This factor in isolation is what tortures Kevin, however. And at Beacon in the end it makes all the difference. For much of the entire distance to the top tourists are either on the West face or are in the trees as they approach the South face (where the scrape is). They only emerge from them at two spots where they get anywhere near the plane of the cliff. They are never within line-of-sight of the nest or common perches.

 

I can't answer specifics as I'm not familar with the site or the issues. But if someone asked me to set a safe buffer distance I'd review the literature, consider the sight AND hearing distance issues and take a conservative approach. I'd rather piss off a handful of climbers than risk disturbing the birds. But like I said, I haven't viewed the site and don't know the issues - so I'm speaking in generalities.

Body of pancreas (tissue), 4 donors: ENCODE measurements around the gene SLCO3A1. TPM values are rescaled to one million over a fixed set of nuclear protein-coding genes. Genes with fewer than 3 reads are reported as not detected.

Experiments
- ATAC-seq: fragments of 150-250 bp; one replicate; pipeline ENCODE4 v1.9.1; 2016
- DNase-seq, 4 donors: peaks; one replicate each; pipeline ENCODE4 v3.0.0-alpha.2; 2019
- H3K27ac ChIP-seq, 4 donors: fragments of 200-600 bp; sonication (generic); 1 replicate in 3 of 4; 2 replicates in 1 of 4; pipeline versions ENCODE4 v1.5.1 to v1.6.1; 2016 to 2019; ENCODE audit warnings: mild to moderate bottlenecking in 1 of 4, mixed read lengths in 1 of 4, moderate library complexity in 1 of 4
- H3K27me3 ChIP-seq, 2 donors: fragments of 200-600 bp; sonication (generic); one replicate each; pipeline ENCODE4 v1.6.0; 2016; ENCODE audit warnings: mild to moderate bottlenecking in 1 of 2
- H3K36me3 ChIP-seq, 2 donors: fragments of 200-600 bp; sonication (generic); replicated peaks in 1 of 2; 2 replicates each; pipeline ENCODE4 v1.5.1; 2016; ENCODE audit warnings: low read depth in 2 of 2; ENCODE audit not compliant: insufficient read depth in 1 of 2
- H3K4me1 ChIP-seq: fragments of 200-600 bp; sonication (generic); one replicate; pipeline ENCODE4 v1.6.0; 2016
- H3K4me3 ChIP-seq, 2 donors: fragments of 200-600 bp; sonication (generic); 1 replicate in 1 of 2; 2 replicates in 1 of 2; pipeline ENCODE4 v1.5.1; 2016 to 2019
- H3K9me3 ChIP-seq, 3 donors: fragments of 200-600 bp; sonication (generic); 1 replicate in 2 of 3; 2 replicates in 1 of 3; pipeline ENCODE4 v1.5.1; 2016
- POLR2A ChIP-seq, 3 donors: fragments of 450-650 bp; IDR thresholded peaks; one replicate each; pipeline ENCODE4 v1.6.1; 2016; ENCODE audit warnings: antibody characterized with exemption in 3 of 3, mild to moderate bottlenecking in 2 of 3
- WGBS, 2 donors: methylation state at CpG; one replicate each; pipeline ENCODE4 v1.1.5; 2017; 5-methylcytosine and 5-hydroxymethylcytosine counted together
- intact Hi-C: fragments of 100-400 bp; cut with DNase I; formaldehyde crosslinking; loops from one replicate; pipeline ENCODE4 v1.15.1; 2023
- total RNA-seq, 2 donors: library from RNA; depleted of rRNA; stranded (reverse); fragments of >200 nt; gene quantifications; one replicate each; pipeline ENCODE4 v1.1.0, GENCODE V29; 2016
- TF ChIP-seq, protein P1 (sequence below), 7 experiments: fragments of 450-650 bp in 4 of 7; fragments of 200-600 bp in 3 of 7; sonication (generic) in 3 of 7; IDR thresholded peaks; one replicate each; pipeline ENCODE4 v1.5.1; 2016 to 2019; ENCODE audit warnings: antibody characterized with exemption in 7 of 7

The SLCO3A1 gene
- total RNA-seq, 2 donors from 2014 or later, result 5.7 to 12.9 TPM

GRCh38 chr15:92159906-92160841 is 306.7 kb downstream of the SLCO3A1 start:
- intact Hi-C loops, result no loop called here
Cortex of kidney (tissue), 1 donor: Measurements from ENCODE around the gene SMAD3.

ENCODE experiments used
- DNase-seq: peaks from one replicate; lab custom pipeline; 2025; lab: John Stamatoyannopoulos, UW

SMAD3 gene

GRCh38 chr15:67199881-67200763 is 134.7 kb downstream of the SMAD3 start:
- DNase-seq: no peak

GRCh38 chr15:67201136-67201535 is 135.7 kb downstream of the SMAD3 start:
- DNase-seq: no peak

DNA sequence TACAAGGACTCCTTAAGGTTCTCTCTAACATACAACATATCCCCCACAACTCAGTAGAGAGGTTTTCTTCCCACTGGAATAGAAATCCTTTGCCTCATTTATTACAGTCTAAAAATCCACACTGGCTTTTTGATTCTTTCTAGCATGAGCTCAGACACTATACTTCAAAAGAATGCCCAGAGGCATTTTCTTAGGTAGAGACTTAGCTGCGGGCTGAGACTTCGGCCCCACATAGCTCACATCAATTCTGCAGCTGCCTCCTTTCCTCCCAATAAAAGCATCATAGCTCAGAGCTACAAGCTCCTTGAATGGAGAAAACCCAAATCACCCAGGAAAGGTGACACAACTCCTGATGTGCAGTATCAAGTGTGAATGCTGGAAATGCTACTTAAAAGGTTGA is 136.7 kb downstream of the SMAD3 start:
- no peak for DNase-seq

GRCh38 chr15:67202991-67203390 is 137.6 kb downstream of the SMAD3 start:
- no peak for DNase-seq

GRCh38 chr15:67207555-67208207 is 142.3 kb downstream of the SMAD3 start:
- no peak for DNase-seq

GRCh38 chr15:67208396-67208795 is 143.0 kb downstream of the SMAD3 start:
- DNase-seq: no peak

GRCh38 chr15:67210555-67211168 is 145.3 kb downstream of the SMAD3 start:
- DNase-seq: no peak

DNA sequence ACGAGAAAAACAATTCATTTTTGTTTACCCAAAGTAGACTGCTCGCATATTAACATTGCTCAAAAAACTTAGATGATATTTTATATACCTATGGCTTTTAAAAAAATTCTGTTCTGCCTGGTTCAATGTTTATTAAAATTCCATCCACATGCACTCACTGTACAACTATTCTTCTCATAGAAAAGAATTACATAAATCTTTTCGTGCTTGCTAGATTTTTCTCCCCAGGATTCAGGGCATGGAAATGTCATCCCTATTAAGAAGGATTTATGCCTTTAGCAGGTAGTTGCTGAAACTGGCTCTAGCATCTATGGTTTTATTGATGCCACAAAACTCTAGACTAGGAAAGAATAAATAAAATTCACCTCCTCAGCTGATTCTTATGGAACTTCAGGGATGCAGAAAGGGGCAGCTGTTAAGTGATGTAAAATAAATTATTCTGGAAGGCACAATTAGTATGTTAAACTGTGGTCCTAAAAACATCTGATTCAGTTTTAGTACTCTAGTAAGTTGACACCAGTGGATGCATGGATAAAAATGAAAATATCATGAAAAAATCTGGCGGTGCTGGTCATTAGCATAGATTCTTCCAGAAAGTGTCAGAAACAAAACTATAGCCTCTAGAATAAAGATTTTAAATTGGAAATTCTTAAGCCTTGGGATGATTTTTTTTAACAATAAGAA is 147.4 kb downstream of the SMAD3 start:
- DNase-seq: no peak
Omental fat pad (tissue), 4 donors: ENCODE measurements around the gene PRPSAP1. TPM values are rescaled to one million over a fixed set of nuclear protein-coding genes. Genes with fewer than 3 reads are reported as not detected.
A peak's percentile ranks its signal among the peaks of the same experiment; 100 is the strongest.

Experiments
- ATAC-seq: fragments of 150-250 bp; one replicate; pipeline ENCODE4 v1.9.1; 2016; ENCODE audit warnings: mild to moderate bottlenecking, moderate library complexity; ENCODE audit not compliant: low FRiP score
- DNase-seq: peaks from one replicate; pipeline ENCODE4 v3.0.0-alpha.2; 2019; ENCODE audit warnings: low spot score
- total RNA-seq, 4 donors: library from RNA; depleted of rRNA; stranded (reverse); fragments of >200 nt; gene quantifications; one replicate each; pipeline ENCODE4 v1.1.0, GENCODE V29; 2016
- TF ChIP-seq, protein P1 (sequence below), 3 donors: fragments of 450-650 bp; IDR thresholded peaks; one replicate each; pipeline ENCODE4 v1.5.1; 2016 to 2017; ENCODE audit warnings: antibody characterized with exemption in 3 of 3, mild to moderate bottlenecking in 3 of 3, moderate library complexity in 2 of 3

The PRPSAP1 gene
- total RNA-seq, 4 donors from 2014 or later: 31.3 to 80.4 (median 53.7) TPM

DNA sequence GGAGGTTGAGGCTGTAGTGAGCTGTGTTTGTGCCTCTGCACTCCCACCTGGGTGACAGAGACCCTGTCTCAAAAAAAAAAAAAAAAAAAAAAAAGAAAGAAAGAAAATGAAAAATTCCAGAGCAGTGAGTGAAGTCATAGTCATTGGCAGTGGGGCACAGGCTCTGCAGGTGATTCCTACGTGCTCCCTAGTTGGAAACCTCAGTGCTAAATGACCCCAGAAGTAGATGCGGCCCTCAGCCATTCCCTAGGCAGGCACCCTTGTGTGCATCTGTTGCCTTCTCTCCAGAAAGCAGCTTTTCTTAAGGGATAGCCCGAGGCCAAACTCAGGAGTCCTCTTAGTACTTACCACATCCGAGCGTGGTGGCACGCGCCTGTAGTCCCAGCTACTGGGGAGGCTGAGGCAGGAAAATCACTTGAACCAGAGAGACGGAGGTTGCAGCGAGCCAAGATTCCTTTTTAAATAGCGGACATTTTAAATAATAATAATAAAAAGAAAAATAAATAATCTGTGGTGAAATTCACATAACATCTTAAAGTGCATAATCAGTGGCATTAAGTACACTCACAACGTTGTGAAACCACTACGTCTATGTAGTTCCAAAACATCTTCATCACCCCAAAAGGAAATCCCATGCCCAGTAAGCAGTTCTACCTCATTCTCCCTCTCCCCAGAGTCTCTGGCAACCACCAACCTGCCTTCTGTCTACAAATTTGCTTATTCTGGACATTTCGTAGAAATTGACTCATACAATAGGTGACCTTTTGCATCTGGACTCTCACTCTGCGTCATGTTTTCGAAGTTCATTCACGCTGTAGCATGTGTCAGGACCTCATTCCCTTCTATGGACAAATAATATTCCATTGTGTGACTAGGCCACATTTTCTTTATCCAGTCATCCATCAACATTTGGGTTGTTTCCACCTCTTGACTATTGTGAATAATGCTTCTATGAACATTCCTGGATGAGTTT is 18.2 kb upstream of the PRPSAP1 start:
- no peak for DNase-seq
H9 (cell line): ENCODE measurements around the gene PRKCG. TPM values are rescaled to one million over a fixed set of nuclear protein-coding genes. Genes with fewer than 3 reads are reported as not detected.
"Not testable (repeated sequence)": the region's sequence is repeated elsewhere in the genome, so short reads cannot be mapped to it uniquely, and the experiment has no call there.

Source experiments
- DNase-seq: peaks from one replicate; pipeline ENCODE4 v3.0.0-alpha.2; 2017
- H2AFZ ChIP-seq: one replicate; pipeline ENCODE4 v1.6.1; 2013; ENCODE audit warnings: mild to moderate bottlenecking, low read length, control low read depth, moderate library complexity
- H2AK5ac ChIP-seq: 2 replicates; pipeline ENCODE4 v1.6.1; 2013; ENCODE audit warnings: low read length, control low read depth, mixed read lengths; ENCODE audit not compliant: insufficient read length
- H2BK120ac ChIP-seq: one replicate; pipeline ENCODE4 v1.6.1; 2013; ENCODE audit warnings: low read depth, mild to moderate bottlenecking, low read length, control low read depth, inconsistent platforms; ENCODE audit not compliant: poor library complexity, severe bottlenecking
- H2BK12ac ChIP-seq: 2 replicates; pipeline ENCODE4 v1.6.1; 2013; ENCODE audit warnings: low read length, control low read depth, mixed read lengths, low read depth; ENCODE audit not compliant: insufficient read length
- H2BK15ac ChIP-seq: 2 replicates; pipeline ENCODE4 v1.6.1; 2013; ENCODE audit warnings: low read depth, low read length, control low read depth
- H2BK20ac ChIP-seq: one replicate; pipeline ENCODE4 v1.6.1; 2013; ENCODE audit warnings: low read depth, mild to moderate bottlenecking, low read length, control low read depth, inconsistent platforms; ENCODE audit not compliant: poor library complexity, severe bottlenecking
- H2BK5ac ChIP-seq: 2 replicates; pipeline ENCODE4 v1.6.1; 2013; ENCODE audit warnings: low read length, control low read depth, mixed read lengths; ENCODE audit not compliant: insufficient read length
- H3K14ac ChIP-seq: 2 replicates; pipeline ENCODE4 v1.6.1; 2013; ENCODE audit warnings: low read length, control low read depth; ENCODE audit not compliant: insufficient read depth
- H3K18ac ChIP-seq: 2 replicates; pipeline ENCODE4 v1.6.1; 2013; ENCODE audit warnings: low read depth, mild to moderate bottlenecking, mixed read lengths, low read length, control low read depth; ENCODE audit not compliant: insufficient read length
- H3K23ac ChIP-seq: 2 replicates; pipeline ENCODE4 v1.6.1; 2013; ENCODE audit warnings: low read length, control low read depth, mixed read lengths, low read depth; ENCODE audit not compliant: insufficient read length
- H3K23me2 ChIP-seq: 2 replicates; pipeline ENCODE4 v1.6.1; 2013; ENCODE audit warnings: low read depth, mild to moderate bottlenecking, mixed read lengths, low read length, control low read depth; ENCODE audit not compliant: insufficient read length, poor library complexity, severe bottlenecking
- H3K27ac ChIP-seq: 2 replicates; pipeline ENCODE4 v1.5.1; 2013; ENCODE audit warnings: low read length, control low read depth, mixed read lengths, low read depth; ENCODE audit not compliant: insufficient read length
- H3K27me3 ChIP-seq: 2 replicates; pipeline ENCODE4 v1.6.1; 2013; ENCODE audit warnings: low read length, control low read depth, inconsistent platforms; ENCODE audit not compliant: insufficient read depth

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I can't answer specifics as I'm not familar with the site or the issues. But if someone asked me to set a safe buffer distance I'd review the literature, consider the sight AND hearing distance issues and take a conservative approach. I'd rather piss off a handful of climbers than risk disturbing the birds. But like I said, I haven't viewed the site and don't know the issues - so I'm speaking in generalities.

 

Would you risk pissing off thousands of hikers than risk disturbing the birds? Is "line of site" the only variable? I have a friend who rapped in the nest at Beacon a few years back. He pulled a snickers bar wrapper and a Pepsi can out of the nest. You think climbers are to blame for them? The nest is right under a shoot. IMO these items where thrown over the edge by hikers.